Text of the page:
Neither drummer Kevin Johnson nor flutist Oliver Nelson Jr. followed the career path of their fathers - trombonist J.J. Johnson and saxophonist Oliver Nelson, respectively - by becoming full-time jazz musicians. But they haven't strayed too far from the family business, and retain their passion for jazz by performing part-time. For this month's Jazz Notes, I'll talk with Johnson and Nelson about what it's like to live under the shadow of such influential musicians.

NUVO: How much of an influence did your dad have on you playing music?

Kevin Johnson: I can't overestimate the amount of influence Dad had on me. Dad had quite a few of the guys at our home in Teaneck, N.J., over for rehearsal. During that period, we are talking about Bird, Diz, Miles and Monk who were taking the music to the next level. I heard these guys rehearse for gigs and that's when I first got the bug.

Oliver Nelson Jr.: When I was a kid, Dad was my idol. I always emulated him,. listening to jazz at 5 or 6 years old. He was a big influence.

NUVO: What age were you when you became interested in playing jazz?

Johnson: I guess my earliest recollection would be around the age of 5 or 6.

Nelson: I started to play when I was 8 or 9 years old, when I was in elementary school. And in high school I started playing in different groups.

NUVO: Did you ever want to play the same instrument as your dad?

Johnson: I never wanted to play trombone. I looked at it at that age as a kind of unwieldy instrument. I thought of it as a corny instrument at that age. It's one of the most difficult instruments to play, particularly in the jazz idiom. The trumpet was the first instrument I had, but the drums kept calling me. The first drummer that influenced me to play drums was "Tootie" Heath. He was playing in Dad's band at the time with Freddie Hubbard and Clifford Jordan as the horn frontline. "Tootie" was very kind to me; he let me sit next to him and would give me sticks. I could feel, smell, touch and taste the drums, up close and personal. That really caught me and drew me in something fierce.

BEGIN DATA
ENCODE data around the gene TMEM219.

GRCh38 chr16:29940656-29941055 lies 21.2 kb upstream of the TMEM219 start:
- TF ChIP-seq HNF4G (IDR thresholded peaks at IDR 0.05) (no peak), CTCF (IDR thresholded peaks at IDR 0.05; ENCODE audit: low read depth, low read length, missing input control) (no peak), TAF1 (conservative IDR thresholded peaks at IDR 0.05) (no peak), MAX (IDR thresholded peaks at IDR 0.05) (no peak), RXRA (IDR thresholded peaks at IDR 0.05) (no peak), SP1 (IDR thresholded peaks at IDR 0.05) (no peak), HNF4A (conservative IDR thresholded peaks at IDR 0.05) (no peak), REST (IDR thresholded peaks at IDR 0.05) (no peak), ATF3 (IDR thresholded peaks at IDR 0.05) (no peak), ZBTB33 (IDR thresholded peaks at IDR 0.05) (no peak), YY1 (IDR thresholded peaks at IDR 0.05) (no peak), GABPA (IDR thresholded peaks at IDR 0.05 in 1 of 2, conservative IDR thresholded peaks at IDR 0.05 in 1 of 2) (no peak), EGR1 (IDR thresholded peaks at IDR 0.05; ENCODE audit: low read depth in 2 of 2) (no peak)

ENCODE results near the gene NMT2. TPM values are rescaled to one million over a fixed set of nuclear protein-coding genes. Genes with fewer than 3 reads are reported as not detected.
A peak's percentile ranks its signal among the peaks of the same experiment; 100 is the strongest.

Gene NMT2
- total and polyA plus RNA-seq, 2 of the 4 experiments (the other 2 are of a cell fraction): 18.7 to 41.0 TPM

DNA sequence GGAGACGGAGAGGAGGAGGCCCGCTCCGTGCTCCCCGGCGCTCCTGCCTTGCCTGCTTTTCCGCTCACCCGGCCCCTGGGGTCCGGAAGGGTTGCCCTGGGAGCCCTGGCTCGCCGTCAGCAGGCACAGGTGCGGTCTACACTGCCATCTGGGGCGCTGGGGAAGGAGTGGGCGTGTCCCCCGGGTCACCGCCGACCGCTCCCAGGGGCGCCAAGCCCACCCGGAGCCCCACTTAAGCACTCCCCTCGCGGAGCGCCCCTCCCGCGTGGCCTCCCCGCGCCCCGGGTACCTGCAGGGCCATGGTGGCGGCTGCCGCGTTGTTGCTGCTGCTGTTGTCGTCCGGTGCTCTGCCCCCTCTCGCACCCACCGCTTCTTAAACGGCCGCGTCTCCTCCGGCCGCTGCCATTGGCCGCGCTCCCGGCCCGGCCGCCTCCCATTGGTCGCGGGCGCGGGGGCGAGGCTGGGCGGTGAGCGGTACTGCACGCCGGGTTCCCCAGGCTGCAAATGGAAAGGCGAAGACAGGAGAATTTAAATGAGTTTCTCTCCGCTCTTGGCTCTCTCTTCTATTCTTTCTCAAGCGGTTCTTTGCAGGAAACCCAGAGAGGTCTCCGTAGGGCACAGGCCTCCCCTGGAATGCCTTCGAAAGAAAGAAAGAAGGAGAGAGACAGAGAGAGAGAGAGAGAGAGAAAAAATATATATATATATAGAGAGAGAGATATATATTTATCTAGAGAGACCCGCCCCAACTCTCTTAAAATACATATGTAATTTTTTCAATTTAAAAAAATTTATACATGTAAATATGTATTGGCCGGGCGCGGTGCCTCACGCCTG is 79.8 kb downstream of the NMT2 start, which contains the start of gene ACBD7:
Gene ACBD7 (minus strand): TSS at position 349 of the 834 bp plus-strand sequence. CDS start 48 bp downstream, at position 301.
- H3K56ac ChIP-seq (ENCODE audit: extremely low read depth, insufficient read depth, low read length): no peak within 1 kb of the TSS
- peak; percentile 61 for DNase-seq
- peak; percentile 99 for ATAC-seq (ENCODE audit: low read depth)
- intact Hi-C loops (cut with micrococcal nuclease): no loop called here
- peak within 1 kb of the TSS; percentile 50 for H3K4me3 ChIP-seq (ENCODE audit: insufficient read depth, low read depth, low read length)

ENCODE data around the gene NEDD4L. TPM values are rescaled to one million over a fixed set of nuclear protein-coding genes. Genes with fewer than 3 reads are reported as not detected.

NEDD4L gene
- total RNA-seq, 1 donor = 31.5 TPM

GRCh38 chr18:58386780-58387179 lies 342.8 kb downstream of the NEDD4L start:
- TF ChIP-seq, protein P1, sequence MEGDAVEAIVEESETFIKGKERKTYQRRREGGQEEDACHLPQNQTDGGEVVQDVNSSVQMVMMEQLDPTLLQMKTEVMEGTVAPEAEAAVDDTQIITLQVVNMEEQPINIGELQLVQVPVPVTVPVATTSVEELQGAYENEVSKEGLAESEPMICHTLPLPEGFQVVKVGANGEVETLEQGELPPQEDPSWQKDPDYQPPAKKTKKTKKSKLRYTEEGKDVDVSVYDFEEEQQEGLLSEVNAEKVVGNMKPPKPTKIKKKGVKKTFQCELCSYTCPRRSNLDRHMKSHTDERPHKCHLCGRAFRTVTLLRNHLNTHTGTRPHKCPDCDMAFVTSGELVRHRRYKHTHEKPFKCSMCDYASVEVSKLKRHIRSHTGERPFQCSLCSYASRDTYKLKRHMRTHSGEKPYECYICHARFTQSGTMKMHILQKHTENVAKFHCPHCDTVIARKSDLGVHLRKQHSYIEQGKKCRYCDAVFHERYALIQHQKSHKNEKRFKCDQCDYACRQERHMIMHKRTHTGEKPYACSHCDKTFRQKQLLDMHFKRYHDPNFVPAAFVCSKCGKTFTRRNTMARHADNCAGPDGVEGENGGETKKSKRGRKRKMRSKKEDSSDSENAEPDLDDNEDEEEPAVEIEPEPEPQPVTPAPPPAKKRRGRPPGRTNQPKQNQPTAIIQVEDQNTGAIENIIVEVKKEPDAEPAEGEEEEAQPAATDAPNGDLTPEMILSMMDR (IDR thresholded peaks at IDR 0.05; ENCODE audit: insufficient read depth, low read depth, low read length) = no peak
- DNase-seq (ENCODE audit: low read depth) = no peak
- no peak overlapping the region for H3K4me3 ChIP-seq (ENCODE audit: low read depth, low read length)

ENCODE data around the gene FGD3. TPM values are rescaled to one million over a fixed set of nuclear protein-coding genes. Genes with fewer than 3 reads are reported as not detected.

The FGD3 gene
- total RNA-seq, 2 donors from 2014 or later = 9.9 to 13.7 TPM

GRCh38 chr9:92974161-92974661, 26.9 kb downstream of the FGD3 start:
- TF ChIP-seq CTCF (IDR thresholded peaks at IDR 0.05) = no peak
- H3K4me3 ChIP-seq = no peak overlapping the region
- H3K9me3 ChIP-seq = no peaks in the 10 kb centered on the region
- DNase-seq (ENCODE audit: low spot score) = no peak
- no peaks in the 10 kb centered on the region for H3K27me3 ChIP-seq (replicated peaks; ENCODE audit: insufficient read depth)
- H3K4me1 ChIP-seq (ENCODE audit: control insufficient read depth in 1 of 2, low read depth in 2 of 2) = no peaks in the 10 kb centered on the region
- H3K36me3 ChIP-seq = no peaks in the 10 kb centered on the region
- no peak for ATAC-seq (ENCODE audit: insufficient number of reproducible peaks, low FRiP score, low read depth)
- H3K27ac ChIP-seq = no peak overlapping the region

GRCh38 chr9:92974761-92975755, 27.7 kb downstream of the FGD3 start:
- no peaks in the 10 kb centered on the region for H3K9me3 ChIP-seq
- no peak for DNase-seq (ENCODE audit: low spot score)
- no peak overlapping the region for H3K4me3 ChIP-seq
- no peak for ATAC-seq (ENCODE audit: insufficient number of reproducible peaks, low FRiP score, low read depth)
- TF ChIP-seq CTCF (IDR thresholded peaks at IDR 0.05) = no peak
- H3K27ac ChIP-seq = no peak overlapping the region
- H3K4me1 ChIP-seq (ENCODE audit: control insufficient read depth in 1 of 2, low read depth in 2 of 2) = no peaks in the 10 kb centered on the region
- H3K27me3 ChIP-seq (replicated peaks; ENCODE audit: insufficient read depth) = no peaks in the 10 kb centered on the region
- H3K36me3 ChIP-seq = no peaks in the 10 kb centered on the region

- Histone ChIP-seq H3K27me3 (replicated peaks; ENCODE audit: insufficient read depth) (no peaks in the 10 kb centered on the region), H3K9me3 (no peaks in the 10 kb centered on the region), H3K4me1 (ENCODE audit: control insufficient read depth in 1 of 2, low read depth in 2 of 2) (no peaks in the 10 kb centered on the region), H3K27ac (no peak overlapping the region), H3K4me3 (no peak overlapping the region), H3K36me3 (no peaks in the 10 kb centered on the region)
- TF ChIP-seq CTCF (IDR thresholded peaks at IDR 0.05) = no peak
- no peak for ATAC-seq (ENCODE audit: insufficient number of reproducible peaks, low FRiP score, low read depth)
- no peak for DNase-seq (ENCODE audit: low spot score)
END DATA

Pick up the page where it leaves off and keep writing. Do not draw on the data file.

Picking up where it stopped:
Nelson: Dad was a major influence, but Hubert Laws was probably one of the biggest ones. I played saxophone for a long time and stopped once I heard Hubert Laws' Afro-Classic album. My dad gave me a flute. I went into a closet for two days trying to find out how to blow the thing. When we were in California I met Hubert Laws and asked him to try out my flute, he said, 'That's a nice flute.' That kind of changed everything for me.

NUVO: Were there high expectations and pressure on you as the sons of famous jazz artists?

Johnson: Absolutely, I think any son of someone like a J.J. Johnson or Sonny Rollins feels it. There are a lot of guys that have sons that went into music and gave it up. I did for a while when I was at engineering school but I gravitated back. How could you not be intimidated by that level of excellence? It could be incredibly intimidating. Not playing the same instrument relieved a little bit of the pressure.

Nelson: There was; they put pressure on me because my day job was a business job. You have got to find a niche. There's a saxophone player on every corner and some good ones. Nobody plays the flute like I do around here.

Kevin Johnson plays in the Joe Deal Trio Thursdays at Sullivan's Steak House. Oliver Nelson Jr. plays occasional gigs at the Chatterbox with his group. Both of them would like to play more jazz.

Indy Jazz Fest in transition

The American Pianists Association announced Feb. 17 that it is transferring ownership of the Indy Jazz Fest to a new corporation, Indy Jazz Fest, LLC, led by Owl Studios owner J. Allan Hall, Jazz Kitchen owner David Allee and Owl Studios A&R executive Rob Dixon. Outdoor concerts for this year's fest will be held at White River State Park (that's a move from Military Park). Performers and exact dates have not yet been announced. According to a press released issued Feb. 23 by Indy Jazz Fest LLC, the Fest is tentatively scheduled for late June 2009, and will become a week-long event with concerts at clubs, concert halls and outdoor stages.

David Young

An era came to an end with the passing of saxophonist David Young. Young was the only remaining saxophonist from a group of jazz musicians who graduated from Crispus Attucks High School and played on Indiana Avenue.


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